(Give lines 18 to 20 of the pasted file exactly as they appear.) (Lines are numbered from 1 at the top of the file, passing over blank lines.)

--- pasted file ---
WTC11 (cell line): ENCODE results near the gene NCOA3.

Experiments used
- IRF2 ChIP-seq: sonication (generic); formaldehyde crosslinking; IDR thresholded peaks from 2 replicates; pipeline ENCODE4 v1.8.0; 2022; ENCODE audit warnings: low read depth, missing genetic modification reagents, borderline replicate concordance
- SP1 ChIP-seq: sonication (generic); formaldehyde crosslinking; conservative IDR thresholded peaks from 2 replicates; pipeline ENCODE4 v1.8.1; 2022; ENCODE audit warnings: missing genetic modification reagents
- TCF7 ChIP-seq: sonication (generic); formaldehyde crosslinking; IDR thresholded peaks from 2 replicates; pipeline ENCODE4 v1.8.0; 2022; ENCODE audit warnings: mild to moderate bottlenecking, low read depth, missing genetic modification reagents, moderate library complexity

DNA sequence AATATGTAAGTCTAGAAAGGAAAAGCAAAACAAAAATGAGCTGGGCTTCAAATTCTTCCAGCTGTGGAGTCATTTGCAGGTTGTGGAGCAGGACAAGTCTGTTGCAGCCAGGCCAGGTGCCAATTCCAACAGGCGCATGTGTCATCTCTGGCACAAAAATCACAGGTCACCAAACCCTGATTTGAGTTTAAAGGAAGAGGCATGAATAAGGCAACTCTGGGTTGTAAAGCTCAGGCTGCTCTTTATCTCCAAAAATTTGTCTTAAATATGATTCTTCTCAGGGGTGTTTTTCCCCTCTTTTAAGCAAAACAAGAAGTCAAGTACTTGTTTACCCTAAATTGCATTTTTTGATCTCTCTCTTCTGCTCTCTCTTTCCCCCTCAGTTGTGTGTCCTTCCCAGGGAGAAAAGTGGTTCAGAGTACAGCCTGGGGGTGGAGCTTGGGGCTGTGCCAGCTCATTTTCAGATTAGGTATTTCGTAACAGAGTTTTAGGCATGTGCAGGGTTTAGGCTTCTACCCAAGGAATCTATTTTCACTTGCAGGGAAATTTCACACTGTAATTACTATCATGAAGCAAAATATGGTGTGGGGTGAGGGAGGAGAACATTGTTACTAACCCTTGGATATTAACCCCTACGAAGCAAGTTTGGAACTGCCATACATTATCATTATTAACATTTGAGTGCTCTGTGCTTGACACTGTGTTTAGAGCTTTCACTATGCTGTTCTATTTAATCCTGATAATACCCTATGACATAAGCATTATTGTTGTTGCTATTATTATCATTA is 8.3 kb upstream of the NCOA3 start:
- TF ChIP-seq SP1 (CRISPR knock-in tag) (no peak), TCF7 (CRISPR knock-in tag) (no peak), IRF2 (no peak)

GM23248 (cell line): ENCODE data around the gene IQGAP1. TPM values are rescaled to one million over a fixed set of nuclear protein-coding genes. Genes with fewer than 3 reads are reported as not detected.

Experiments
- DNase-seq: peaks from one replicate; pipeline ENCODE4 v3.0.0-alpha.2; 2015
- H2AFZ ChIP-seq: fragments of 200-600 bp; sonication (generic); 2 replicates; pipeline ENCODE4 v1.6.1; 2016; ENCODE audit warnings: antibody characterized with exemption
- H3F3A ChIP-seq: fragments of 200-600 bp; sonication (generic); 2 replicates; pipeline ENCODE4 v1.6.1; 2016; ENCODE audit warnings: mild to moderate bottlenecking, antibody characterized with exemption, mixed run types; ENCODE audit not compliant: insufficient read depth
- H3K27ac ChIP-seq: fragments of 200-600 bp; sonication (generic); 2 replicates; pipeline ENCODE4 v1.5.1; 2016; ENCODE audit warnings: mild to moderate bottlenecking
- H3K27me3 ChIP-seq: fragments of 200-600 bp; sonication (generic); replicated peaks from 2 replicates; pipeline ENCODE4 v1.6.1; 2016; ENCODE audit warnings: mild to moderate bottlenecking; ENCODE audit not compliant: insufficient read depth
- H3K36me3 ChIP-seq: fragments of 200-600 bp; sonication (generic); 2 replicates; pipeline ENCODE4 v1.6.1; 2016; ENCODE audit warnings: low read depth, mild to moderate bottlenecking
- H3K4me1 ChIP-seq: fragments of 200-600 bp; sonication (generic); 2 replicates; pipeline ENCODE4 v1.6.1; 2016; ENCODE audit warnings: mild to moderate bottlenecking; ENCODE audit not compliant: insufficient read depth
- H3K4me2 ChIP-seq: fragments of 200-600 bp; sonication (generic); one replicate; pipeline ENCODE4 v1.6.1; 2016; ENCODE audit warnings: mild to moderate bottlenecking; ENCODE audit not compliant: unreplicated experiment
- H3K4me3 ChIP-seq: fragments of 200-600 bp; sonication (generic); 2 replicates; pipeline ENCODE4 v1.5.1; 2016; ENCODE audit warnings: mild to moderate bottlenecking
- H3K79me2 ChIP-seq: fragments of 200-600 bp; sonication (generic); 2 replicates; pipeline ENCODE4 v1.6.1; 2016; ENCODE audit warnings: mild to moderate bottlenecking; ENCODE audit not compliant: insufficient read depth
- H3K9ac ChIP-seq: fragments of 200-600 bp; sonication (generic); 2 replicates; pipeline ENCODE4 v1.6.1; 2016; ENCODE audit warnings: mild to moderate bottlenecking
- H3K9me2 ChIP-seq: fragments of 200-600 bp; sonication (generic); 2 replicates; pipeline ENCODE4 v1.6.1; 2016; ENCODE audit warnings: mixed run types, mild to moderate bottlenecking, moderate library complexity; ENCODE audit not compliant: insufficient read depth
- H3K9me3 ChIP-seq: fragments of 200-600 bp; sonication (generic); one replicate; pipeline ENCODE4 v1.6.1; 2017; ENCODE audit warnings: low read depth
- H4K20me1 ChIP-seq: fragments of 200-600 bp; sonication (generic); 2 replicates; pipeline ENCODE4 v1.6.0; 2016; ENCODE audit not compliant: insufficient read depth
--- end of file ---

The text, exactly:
- H3K4me3 ChIP-seq: fragments of 200-600 bp; sonication (generic); 2 replicates; pipeline ENCODE4 v1.5.1; 2016; ENCODE audit warnings: mild to moderate bottlenecking
- H3K79me2 ChIP-seq: fragments of 200-600 bp; sonication (generic); 2 replicates; pipeline ENCODE4 v1.6.1; 2016; ENCODE audit warnings: mild to moderate bottlenecking; ENCODE audit not compliant: insufficient read depth
- H3K9ac ChIP-seq: fragments of 200-600 bp; sonication (generic); 2 replicates; pipeline ENCODE4 v1.6.1; 2016; ENCODE audit warnings: mild to moderate bottlenecking